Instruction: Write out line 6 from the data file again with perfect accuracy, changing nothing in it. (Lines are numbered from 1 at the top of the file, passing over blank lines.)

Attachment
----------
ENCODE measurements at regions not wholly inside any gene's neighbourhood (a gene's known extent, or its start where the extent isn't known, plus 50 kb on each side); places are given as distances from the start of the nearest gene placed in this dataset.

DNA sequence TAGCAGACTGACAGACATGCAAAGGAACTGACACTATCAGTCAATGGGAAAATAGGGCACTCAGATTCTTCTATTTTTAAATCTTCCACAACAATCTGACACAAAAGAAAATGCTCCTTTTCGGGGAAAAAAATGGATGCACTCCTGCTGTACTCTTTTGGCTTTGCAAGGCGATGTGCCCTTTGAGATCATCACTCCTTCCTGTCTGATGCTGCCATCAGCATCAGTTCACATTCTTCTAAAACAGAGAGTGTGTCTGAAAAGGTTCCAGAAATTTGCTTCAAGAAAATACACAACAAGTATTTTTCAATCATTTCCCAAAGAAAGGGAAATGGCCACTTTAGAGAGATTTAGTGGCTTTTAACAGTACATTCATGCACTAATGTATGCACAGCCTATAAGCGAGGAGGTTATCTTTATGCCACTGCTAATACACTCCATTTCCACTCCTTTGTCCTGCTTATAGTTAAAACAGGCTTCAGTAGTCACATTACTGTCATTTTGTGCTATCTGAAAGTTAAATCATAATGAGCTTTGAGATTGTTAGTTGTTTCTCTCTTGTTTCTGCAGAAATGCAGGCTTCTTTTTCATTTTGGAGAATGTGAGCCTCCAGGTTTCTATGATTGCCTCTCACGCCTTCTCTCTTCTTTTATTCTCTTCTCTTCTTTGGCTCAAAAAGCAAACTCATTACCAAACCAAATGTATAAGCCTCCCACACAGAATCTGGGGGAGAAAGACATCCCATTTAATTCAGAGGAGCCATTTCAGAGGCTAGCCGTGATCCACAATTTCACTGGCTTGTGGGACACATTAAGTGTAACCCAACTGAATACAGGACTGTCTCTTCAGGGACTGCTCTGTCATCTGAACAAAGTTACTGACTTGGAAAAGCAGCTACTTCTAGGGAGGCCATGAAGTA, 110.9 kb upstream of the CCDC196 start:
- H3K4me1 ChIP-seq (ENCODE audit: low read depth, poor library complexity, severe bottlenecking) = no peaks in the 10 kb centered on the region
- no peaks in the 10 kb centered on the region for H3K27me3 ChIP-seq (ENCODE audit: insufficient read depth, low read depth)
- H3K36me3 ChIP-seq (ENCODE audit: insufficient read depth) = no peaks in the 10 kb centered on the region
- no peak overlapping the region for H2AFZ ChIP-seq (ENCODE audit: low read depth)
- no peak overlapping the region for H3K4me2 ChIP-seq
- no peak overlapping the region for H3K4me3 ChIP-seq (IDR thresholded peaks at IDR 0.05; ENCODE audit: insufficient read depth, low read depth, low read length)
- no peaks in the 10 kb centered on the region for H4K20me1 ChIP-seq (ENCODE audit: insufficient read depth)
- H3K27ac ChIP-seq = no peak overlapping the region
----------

- no peak overlapping the region for H2AFZ ChIP-seq (ENCODE audit: low read depth)